Cattle Lameness Conference 2017
The 2017 Cattle Lameness Conference was held on Wednesday 26 April 2017 at Sixways Stadium in Worcester. Reuben Newsome spoke about the role of the digital cushion in claw horn lameness, which was a focus of his PhD at the University of Nottingham.
The digital cushion sits within the hoof, beneath the pedal bone. It contains pads of fat to help cushion and dissipate forces through the foot, reducing the forces on the soft tissues that produce the sole horn. Trauma to these tissues leads to the development of claw horn lesions: sole ulcer, sole haemorrhage and white line disease, and recent work has suggested that thinner cows have thinner digital cushions, perhaps increasing the risk of lesion formation.
During his PhD, Reuben and colleagues carried out a longitudinal study of the digital cushion to explore whether the digital cushion became thinner with body condition loss, predisposing cows to lameness.
The study repeatedly measured the digital cushion of 180 cows throughout lactation using ultrasonography – once at eight weeks before calving and four times during lactation – and assessed how thickness of the digital cushion influenced the likelihood of lameness later in lactation. The digital cushion became thinner with body condition loss, but to a reasonably small extent, and many other factors also influenced thickness of the digital cushion. For example, the digital cushion was thinnest when measured within a week of calving. This is likely to have been a result of hormones around calving relaxing the suspensory apparatus of the foot, causing the pedal bone to sit lower in the hoof capsule and placing more load through the digital cushion; i.e. the digital cushion appeared thinner and had to bear more weight around calving.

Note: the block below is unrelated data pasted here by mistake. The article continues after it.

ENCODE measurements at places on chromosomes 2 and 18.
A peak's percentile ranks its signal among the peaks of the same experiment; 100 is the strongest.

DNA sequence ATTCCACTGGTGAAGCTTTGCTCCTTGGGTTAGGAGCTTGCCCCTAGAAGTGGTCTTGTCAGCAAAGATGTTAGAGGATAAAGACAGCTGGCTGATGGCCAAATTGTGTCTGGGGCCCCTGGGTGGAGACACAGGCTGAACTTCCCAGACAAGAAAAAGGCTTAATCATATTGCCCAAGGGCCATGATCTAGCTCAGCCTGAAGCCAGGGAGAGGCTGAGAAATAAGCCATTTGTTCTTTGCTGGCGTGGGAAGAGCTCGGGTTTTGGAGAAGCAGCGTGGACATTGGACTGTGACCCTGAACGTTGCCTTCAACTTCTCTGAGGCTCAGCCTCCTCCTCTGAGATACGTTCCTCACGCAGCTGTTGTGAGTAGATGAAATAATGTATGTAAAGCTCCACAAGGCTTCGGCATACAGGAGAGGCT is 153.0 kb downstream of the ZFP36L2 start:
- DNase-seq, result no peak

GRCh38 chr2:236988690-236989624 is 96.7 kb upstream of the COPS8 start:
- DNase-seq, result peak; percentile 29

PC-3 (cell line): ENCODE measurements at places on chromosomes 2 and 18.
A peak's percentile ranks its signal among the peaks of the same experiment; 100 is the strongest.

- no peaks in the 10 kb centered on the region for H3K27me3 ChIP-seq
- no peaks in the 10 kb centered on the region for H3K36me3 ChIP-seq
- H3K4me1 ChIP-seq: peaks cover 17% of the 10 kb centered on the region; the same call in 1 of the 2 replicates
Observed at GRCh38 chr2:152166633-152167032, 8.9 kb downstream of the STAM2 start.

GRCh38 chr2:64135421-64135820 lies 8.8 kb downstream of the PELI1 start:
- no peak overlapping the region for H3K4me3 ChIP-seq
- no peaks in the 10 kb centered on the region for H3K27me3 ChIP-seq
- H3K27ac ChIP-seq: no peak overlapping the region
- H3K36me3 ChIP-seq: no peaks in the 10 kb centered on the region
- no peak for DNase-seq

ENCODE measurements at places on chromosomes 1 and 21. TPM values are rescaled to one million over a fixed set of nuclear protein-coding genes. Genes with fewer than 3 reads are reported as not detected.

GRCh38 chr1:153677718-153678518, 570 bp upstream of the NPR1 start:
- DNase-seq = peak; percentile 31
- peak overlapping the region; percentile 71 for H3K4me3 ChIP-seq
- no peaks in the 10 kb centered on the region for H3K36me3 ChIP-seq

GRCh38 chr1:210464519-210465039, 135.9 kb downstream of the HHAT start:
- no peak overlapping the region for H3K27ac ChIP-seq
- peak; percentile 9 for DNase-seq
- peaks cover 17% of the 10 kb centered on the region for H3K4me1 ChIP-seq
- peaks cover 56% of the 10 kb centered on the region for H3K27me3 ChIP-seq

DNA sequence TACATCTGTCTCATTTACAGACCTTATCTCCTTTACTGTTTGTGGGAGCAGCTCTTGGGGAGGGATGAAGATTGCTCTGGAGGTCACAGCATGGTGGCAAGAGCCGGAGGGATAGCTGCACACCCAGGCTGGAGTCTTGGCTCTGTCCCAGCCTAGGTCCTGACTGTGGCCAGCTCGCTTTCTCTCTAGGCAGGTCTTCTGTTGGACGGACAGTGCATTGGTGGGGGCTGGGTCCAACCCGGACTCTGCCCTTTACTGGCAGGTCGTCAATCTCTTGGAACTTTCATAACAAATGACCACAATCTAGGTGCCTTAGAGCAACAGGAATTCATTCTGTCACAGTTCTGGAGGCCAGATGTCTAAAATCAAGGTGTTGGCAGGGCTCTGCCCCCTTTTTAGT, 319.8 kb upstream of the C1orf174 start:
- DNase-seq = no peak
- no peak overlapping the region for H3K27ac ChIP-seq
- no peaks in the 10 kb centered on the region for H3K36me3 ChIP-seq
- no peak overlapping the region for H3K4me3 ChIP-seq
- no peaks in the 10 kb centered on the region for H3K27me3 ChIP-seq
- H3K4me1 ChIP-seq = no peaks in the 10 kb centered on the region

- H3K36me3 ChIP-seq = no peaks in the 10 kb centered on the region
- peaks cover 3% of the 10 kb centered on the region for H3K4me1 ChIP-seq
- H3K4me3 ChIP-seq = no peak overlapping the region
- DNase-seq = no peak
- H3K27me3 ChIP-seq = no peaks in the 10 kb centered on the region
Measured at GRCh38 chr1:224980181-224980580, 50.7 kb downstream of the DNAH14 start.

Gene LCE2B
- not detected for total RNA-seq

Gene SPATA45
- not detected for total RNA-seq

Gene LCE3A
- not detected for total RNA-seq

Having a thin digital cushion at any point during the study strongly increased the likelihood of lameness (measured at fortnightly mobility scores) and of a claw horn lesion developing. The digital cushion could have been thin due to the cow having poor body condition, being near calving, or because of differences in genetics and rearing systems (shown to have effects in other works).
This study therefore highlights the importance of managing energy balance and providing optimal care around calving, whether this is through reducing forces on the foot from flooring surfaces or as a result of social competition; these factors reduce the forces on the soft tissues that produce the sole horn, which contribute to claw horn lesions developing.
Additionally, the digital cushion study found evidence of swelling in the digital cushion and in the surrounding tissues when a sole ulcer was present, and even before it appeared on the surface of the sole. This swelling is likely associated with lasting damage within the foot, and highlights the importance of detecting lameness and treating it early, in order to prevent further lameness.
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